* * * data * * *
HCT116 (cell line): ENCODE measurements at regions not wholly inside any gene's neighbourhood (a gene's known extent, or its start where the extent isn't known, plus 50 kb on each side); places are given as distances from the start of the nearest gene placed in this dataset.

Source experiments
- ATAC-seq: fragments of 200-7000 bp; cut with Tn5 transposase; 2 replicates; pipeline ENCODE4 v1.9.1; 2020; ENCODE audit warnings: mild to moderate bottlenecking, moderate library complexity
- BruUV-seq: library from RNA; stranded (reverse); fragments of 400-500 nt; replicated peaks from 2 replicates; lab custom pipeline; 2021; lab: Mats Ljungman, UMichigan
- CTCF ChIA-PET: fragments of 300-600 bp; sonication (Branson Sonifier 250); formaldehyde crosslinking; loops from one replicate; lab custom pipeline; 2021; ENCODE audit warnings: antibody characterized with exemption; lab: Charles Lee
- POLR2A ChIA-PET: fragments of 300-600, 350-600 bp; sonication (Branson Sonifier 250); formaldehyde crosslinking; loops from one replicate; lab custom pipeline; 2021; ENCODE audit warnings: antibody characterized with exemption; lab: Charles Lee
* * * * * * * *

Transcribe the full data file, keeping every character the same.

HCT116 (cell line): ENCODE measurements at regions not wholly inside any gene's neighbourhood (a gene's known extent, or its start where the extent isn't known, plus 50 kb on each side); places are given as distances from the start of the nearest gene placed in this dataset.

Source experiments
- ATAC-seq: fragments of 200-7000 bp; cut with Tn5 transposase; 2 replicates; pipeline ENCODE4 v1.9.1; 2020; ENCODE audit warnings: mild to moderate bottlenecking, moderate library complexity
- BruUV-seq: library from RNA; stranded (reverse); fragments of 400-500 nt; replicated peaks from 2 replicates; lab custom pipeline; 2021; lab: Mats Ljungman, UMichigan
- CTCF ChIA-PET: fragments of 300-600 bp; sonication (Branson Sonifier 250); formaldehyde crosslinking; loops from one replicate; lab custom pipeline; 2021; ENCODE audit warnings: antibody characterized with exemption; lab: Charles Lee
- POLR2A ChIA-PET: fragments of 300-600, 350-600 bp; sonication (Branson Sonifier 250); formaldehyde crosslinking; loops from one replicate; lab custom pipeline; 2021; ENCODE audit warnings: antibody characterized with exemption; lab: Charles Lee